First of all, all hunter-gatherers were moving between ten and fourteen miles a day. Women were foraging, swimming, climbing, lifting and, at times, sprinting away from the big cats or other predators. All members of the community were, in present terms, professional athletes.

They were going from one berry patch to the next or helping to run down an antelope. Whenever there was an opportunity, they would feed themselves. They had so much more movement and that’s why I focus on movement and exercise.

Also, their diets were very different from ours. Back then, there were about 400 different kinds of vegetables, and we know this from anthropologic studies in archeology. Our ancestors had a lot more options, and this is really important.

They depended on getting protein from meat and fish. With all the daily movement, they needed to have enough food to sustain themselves. At the same time, they needed to keep active, so this led to more motivation. As a result, their brains evolved down the chain to help us be the best movers we can be so we can be the evolution victors.

Margaret:

I’m surprised that there were 400 vegetables, because I struggle with a choice of five.

John:

These were leaves, berries and varieties of things that people knew about. They knew that they could depend on them for sustenance, and so they would search for them and remember where to find them. They would log that information in the community so everyone would be aware of it.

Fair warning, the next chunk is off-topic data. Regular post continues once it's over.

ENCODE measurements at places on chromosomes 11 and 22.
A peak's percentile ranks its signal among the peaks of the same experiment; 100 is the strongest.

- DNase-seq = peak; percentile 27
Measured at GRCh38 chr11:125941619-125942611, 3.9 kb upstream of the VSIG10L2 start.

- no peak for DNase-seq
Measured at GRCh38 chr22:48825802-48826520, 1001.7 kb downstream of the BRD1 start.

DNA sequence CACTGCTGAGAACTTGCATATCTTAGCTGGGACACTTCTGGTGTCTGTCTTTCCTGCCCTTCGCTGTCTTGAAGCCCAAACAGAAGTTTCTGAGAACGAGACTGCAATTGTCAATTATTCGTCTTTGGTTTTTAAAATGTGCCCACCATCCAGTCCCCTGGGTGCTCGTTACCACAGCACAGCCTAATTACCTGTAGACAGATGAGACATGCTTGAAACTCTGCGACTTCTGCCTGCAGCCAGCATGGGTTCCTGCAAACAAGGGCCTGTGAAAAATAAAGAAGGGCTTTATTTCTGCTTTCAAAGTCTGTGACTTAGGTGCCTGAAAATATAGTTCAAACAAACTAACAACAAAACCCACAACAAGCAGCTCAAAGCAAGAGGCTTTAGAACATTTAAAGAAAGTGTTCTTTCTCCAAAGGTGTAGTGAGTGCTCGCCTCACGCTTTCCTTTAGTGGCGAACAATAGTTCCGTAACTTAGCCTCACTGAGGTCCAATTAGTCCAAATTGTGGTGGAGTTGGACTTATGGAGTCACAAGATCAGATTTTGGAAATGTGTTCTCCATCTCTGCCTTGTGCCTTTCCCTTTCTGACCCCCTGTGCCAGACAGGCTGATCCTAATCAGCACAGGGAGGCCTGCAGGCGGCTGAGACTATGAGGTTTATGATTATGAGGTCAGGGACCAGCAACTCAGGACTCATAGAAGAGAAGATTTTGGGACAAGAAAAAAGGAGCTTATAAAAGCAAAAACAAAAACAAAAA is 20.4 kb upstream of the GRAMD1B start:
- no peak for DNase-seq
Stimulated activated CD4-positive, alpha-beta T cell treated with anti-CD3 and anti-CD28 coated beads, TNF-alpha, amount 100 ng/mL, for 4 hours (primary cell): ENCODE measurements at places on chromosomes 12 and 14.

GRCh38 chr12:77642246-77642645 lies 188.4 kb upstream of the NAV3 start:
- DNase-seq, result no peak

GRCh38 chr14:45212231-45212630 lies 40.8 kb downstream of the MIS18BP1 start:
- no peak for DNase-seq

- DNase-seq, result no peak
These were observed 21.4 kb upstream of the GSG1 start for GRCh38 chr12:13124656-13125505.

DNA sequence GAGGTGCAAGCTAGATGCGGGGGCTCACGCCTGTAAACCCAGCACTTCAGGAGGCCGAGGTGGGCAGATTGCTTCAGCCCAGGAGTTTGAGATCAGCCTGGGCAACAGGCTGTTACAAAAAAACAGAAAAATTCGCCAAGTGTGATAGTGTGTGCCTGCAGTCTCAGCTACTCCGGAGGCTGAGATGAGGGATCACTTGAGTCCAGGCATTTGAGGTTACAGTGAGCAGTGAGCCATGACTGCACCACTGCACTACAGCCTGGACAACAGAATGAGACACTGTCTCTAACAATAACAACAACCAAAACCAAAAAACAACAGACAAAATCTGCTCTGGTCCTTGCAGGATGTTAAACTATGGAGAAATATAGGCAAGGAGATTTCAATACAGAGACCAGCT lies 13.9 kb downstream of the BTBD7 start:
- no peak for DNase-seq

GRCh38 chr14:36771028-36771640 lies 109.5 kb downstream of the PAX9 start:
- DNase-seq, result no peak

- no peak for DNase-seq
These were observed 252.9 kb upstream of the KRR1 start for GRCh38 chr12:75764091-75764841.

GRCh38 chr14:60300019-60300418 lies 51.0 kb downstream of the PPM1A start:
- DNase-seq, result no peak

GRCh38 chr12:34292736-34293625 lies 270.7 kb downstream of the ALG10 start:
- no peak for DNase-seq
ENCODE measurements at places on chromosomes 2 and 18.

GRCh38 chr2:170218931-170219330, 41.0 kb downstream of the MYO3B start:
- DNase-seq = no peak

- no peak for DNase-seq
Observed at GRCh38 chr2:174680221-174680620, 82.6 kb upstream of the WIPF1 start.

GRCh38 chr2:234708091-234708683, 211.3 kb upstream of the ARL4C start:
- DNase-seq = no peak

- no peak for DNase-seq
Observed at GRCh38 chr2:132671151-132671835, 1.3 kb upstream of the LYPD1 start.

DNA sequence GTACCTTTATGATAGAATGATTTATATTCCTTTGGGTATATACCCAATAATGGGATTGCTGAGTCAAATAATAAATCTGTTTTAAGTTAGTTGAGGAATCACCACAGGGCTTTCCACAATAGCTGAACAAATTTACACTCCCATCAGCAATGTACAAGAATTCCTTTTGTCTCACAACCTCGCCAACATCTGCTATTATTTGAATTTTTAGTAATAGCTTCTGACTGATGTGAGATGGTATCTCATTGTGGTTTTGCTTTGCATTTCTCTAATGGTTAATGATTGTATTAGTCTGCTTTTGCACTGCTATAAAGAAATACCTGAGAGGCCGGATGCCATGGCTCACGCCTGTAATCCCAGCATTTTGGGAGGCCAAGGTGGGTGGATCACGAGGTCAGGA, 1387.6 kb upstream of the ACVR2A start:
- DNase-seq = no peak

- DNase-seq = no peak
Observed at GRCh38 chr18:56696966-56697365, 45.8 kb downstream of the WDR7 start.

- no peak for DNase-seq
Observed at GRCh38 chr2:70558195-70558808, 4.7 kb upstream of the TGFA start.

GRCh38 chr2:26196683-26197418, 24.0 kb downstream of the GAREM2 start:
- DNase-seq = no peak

Margaret:

They probably had wisdom about the health benefits of certain things. For instance, what would help for stomach ache. We don’t have it documented, but I’m sure that was the case.

John:

That’s exactly right. People back then didn’t know agriculture. They didn’t grow wheat or produce any high-calorie foods— but they needed them.

In our day, we are addicted to high-calorie foods because it’s in our genes. Our ancestors needed the highest score of food, and we still get addicted to it today.

As a hunter-gatherer that made sense, because food availability wasn’t constant. So when you found food, you’d stuff yourself full, and then you’d store the energy so it doesn’t wear off that quickly. We have inherited these genes, which, in today’s world, we don’t need. We don’t need to eat the score of food we can find.

Margaret:

In review, we need to keep moving. In your book “Spark” you discuss the relationship between healthy ageing and exercise, and it’s an eye-opener. Your second point is that we need social connections so we can work as a tribe. I read somewhere about the importance of sleep. Perhaps our ancestors slept a lot more, so can you talk about that?

John:

Don’t forget that when it got dark people would go to sleep. They slept at various times during the day as well as in the evening. Of course, somebody had to be up watching for predators at all times, but people slept a lot more than we do.

Travelling around the world and talking about these issues with various groups has made one thing very apparent—most people are sleep deprived. We have to do something about that because we know so much about sleep and how important it is to keep us healthy and well.

Margaret:

It seems that we have got to shift the program that we are on. In this world, we try to get the least amount of sleep and be proud of it. However, it’s important to listen to your body and to eat when your body is hungry—not when your mind is hungry.

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Our community consists of women over 60, and we can relate to the idea of releasing our inner cavewoman. But, they probably didn’t live that long in those days. Do I really want to live their lifestyle and die at 50?